EUROPE - The top 50 European blue chip companies have a combined pension deficit of €136bn, according to actuaries Lane Clark & Peacock (Corrects figure).

LCP's annual accounting for pensions survey said firms on the Dow Jones STOXX 50 index had €136bn of deficits. It added that €53bn is not recognised on company balance sheets.

The firm's pension assets of €516.1bn and liabilities of €652.5bn mean they are just 79.1% funded on an aggregate basis.

The issue is clouded by the fact that pensions are accounted for off-balance sheet in some countries, for example the book reserves system in Germany, LCP pointed out. So the term ‘deficit' in this context should be treated with caution.

New international accounting rules such as IAS19 were persuading companies to set up funded arrangements, such as Contractual Trust Agreements (CTAs), said LCP partner Shaun Southern.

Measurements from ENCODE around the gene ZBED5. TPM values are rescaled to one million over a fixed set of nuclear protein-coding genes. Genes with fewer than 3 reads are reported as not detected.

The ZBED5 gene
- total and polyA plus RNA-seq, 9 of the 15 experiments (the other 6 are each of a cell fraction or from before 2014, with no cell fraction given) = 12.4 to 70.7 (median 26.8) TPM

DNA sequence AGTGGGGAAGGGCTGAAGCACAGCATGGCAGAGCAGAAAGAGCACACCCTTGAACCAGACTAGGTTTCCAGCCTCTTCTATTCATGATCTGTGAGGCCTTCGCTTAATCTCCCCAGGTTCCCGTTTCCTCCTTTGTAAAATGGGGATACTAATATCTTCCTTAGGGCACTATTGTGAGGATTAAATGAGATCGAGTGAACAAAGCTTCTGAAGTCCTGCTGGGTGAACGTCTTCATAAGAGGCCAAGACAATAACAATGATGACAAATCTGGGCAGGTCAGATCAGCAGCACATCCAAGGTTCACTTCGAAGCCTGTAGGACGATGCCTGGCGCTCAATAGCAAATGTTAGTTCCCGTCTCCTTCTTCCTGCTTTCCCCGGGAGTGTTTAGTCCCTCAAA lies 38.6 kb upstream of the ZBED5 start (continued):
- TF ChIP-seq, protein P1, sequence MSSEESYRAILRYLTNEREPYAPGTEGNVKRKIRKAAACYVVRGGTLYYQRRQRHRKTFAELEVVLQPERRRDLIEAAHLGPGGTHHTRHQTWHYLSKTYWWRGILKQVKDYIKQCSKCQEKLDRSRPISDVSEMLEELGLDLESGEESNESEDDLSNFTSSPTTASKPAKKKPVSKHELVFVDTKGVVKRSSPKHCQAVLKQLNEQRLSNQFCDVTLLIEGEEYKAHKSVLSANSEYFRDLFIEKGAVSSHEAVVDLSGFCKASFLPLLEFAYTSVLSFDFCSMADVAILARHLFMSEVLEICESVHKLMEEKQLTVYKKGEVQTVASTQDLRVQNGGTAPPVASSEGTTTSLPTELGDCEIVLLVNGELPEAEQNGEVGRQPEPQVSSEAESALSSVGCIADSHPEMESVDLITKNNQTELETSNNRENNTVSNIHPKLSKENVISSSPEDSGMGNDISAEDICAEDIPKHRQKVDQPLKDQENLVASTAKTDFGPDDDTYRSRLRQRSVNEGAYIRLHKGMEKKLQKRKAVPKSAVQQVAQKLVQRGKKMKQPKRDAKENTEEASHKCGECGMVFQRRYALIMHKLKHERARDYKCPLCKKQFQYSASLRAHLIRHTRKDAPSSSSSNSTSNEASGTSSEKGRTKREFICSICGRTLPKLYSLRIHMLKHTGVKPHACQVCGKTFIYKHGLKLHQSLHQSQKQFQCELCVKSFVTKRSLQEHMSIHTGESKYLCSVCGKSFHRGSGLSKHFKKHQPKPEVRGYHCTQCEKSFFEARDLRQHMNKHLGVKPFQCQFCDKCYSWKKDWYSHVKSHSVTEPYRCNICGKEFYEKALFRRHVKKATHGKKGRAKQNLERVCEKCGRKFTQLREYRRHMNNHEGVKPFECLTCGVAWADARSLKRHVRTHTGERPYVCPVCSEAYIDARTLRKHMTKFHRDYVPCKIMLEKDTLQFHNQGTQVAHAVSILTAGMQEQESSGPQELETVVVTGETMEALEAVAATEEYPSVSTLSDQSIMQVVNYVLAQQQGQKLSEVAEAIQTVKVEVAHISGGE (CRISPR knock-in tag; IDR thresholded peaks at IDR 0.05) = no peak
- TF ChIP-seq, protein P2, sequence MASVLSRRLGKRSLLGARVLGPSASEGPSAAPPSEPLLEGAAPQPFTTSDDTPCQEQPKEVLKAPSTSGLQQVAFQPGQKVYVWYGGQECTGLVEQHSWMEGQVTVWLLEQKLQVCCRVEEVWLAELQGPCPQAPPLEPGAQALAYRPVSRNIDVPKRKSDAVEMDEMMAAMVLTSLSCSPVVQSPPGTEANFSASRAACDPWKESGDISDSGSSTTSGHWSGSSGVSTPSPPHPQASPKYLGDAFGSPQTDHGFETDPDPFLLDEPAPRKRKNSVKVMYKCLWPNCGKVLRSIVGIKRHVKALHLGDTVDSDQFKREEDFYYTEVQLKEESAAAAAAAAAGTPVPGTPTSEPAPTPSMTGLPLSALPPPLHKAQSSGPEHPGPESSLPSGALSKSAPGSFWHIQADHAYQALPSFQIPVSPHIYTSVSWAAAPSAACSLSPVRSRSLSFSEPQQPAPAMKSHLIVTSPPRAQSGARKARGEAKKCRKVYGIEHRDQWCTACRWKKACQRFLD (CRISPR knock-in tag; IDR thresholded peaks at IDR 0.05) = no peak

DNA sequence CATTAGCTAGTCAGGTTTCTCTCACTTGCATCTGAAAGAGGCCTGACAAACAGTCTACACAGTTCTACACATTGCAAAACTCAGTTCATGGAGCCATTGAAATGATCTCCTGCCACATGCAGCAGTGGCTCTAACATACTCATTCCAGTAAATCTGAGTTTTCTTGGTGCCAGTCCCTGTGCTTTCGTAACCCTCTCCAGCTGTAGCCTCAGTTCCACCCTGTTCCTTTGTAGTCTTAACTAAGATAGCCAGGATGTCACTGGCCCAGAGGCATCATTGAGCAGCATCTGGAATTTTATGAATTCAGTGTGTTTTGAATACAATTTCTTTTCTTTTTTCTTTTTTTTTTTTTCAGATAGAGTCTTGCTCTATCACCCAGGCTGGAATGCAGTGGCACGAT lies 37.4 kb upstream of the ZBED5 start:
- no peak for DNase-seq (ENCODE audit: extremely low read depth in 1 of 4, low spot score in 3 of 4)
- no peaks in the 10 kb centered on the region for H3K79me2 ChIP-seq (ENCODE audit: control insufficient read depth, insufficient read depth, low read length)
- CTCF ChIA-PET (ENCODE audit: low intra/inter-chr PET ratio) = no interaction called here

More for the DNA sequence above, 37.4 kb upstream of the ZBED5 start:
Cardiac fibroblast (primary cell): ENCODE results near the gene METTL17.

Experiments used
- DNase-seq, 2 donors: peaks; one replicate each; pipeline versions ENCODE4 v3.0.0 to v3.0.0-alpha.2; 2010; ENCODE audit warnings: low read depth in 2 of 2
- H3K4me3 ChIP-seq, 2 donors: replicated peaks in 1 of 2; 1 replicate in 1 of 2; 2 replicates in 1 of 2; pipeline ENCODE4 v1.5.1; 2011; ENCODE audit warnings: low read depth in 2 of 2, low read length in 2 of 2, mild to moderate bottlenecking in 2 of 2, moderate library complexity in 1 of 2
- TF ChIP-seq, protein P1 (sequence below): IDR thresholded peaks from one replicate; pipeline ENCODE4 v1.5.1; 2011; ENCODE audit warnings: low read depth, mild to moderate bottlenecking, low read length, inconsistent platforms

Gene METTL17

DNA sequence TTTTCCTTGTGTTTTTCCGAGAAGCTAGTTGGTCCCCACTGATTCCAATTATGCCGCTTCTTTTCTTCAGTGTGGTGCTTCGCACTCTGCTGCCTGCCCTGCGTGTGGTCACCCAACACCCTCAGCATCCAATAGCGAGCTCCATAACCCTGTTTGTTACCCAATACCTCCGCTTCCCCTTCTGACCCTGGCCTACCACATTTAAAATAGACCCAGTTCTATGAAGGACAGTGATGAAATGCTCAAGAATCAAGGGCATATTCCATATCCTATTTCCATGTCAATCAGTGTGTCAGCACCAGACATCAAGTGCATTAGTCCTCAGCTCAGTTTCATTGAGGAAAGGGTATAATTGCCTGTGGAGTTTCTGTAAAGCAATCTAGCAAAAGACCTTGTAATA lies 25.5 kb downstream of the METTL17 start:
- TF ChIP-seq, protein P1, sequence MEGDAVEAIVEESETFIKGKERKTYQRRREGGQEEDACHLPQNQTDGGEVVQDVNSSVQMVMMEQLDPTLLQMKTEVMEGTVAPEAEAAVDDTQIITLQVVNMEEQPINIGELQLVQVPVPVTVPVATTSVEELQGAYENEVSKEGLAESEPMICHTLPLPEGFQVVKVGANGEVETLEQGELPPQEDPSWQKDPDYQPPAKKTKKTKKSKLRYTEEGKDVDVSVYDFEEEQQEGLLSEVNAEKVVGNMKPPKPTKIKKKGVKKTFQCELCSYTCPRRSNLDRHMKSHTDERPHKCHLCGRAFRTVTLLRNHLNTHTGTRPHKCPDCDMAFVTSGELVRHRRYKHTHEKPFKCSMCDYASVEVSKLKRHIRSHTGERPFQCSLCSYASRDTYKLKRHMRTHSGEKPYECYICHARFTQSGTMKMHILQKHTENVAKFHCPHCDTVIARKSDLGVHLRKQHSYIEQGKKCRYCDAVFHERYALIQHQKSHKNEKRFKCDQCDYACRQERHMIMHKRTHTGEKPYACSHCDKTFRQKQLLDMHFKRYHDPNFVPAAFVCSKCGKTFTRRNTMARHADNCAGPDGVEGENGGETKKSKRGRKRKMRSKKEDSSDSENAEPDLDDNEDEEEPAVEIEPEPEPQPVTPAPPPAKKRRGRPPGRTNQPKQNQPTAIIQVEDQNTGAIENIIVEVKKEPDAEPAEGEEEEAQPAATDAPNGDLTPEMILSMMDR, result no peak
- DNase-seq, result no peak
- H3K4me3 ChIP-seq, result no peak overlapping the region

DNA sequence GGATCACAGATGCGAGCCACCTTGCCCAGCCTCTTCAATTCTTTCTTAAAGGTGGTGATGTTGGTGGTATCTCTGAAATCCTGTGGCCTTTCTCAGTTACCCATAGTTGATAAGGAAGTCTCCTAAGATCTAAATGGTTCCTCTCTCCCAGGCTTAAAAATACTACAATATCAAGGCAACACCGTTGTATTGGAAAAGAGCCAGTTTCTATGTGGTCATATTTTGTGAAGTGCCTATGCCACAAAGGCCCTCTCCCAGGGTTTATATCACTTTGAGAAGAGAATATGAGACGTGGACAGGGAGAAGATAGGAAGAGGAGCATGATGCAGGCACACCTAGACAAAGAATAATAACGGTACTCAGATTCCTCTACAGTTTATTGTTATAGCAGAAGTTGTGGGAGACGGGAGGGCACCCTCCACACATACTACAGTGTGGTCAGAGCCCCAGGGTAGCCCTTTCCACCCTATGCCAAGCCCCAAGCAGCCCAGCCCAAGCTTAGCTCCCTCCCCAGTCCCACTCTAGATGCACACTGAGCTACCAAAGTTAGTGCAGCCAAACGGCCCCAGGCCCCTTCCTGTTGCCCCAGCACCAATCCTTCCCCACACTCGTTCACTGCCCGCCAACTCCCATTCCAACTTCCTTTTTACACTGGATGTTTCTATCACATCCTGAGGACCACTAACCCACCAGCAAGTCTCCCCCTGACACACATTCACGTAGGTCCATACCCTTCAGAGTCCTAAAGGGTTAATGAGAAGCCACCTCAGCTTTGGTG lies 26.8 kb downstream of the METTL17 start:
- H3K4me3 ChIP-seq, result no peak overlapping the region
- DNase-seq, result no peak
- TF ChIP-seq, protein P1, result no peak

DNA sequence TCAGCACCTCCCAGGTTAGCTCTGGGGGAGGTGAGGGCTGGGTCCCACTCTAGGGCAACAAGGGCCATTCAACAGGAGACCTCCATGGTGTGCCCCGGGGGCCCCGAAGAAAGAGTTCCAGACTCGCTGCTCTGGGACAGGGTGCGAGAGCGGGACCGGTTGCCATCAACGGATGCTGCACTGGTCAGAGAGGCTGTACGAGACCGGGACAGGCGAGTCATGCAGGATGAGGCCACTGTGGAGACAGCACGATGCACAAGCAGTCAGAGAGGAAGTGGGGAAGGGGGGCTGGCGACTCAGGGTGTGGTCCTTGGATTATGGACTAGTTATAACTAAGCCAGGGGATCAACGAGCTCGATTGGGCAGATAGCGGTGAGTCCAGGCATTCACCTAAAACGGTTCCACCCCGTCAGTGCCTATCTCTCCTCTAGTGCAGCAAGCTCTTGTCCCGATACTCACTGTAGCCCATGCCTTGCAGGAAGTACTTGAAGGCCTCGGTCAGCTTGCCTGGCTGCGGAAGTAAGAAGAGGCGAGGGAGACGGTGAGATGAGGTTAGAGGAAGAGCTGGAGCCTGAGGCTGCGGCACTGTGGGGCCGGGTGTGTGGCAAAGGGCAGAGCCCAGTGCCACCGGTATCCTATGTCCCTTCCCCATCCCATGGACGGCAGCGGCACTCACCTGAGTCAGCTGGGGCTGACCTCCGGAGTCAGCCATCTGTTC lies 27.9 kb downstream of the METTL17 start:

In the UK deficits at FTSE 100 companies were virtually flat at £36bn - despite record contributions and rising stock markets - LCP said.

Volatile markets pushed the deficit to a high of £54bn in this January while company pension contributions have increased to a record £12.1bn.

Elsewhere, Aon Consulting said current, former and retired employees could be in for a big shock as companies are set to reveal the extent of their pension deficits by September 22. 

"New legislation requires all trustees of defined benefit ("final salary") pension schemes with over 100 members to issue their first annual Summary Funding Statement," Aon said.

"These revealing documents are expected to stir up big communications challenges and, unless handled correctly, will raise more questions than they will answer."